In a retrospective study from Japan, the chronic use of proton pump inhibitors (PPIs), often used in the treatment of GERD, was found to be associated with a greater than 3-fold increased risk of developing Clostridium difficile–associated diarrhea (CDAD), Takatoshi Kitazawa, MD, assistant professor at Teikyo University in Tokyo, Japan, reported during a poster session at the 51st Interscience Conference on Antimicrobial Agents and Chemotherapy.

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Anthony A. Starpoli, MD | www.starpoli.com

Reflux, diarrhea, TIF, GERD, nonacid reflux, EsophyX

Antireflux Surgery and GERD Drug Therapy Achieve Similar Results

Posted by Anthony Starpoli on Jun 4, 2011 11:43:00 AM


 
A report was published in the May 18 issue ofA report was published in the May 18 issue of Journal of the American Medical Association. In, what is referred to as the LOTUS (Long-Term Usage of Esomeprazole vs Surgery for Treatment of Chronic GERD) study, remission rates at five years were 92% (95% CI 89 to 96) for patients on esomeprazole and 85% (95% CI 81 to 90, P=0.048) for those who had laparoscopic antireflux surgery, according to Jean-Paul Galmiche, MD, of Nantes University in France, and colleagues. 

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Anthony A. Starpoli, MD | www.starpoli.com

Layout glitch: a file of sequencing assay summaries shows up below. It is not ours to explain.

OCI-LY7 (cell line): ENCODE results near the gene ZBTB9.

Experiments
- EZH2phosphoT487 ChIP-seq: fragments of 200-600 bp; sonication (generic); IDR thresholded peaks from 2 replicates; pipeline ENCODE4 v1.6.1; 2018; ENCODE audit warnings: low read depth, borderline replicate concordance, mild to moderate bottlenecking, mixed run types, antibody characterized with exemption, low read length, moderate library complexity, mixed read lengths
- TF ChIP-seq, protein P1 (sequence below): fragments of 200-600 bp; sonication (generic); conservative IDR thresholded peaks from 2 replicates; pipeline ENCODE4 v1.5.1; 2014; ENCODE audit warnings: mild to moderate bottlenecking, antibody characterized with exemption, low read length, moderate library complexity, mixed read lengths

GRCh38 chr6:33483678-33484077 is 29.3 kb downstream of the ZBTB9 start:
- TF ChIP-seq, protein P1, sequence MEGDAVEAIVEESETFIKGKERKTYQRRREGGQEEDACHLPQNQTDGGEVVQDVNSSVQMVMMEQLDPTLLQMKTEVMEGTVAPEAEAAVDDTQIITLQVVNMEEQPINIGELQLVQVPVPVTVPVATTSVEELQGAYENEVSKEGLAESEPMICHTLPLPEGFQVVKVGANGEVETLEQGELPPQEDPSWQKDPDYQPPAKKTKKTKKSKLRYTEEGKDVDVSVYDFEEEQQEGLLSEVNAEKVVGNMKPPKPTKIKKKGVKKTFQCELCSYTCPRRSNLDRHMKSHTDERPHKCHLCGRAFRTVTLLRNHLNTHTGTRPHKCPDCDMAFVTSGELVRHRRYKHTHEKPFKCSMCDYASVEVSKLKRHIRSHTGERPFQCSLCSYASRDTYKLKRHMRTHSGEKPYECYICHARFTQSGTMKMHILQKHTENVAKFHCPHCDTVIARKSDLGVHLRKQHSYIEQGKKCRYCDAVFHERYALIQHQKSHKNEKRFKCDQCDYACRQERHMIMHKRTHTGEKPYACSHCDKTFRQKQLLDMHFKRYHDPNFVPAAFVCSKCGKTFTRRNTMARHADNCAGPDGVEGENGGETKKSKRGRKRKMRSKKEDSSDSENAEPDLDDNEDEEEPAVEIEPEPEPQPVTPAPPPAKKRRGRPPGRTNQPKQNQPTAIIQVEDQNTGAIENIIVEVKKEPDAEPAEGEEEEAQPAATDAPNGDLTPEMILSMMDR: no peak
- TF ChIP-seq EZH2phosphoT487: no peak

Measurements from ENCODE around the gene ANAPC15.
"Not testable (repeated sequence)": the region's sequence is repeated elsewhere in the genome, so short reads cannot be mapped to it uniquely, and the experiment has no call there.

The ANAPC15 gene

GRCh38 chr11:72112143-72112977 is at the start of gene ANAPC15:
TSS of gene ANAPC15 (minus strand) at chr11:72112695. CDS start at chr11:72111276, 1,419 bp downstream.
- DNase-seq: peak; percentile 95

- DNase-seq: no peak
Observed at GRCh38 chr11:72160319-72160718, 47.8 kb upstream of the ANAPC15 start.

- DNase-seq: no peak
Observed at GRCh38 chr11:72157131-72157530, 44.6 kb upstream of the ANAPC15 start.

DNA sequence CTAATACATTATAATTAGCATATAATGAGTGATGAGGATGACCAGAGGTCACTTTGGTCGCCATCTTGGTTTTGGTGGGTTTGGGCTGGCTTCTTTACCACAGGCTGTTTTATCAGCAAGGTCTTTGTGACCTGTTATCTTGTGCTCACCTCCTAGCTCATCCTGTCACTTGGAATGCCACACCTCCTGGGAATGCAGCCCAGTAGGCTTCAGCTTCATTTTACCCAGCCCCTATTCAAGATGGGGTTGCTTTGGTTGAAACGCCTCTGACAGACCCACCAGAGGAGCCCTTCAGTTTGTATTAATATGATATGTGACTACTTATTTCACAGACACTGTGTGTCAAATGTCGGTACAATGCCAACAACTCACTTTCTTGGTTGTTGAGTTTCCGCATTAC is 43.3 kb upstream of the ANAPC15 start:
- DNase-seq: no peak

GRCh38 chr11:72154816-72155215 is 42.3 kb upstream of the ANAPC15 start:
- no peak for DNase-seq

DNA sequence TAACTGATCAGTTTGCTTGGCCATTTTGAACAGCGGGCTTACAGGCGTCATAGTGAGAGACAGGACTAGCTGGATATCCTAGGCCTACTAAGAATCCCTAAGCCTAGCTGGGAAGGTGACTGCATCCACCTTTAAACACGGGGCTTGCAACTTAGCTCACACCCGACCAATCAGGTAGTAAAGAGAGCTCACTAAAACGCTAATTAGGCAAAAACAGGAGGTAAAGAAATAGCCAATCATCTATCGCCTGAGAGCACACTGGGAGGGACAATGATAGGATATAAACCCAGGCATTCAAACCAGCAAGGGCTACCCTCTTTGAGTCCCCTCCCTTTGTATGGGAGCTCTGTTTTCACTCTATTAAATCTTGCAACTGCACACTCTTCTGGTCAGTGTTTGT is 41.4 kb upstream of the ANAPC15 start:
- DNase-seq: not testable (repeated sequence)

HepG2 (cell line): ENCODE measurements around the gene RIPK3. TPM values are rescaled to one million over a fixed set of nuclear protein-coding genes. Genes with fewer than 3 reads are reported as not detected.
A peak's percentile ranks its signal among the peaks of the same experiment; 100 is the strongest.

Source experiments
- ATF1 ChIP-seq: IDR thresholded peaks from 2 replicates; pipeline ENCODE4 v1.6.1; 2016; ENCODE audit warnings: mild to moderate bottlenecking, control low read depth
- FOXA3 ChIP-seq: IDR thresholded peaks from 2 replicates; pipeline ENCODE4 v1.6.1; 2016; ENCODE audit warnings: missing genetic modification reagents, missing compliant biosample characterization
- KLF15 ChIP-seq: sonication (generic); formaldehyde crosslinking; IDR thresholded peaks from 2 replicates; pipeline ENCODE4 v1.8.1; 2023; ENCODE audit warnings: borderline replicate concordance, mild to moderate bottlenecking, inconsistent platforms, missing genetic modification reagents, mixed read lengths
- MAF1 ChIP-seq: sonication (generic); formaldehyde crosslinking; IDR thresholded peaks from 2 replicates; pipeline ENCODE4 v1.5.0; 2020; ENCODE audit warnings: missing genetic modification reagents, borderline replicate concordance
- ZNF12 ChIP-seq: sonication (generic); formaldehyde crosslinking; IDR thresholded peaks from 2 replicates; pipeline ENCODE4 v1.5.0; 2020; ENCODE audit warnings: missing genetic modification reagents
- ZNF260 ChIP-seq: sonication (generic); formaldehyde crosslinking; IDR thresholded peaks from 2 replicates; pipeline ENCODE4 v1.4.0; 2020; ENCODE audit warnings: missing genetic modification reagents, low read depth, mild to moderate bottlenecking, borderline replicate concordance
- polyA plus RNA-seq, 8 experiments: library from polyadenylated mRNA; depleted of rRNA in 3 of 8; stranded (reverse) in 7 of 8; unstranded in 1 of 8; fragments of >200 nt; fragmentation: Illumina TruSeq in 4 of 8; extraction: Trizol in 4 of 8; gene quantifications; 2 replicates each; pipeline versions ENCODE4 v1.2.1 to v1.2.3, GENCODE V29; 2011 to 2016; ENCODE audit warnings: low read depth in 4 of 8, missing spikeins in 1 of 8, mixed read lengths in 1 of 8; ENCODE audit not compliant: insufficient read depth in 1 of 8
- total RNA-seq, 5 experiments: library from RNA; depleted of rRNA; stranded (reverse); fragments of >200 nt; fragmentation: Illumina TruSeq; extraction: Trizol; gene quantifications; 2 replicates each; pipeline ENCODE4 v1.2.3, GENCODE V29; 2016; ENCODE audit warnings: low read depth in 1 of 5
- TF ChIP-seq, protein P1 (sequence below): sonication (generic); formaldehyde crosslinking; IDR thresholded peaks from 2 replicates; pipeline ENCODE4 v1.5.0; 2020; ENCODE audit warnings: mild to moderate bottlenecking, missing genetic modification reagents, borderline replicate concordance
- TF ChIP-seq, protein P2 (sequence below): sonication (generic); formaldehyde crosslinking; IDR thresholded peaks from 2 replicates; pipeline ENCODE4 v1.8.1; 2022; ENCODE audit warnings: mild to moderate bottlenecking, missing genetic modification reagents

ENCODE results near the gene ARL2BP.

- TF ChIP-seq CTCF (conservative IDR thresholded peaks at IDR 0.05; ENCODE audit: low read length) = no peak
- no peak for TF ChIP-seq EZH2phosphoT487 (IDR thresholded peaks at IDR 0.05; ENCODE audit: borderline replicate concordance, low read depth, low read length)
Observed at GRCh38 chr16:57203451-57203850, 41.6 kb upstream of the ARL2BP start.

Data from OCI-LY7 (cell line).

Reflux, TIF, fundoplication, GERD, nonacid reflux, EsophyX

Which wines are better choices if I have acid reflux or GERD?

Posted by Anthony A. Starpoli, MD on Feb 23, 2011 11:35:00 AM
If you have been diagnosed with GERD, you probably have many questions about your diet moving forward. Patients often wonder if they can still eat and drink the foods they enjoy, or if this diagnosis will greatly impact their quality of life. One question that often comes up is if a patient can still drink wine after being diagnosed with reflux. While the answer is basically patient specific, we came across this article which addresses that very question. We hope that you find it helpful.

Which wines are better choices if I have acid reflux?

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Anthony A. Starpoli, MD | www.starpoli.com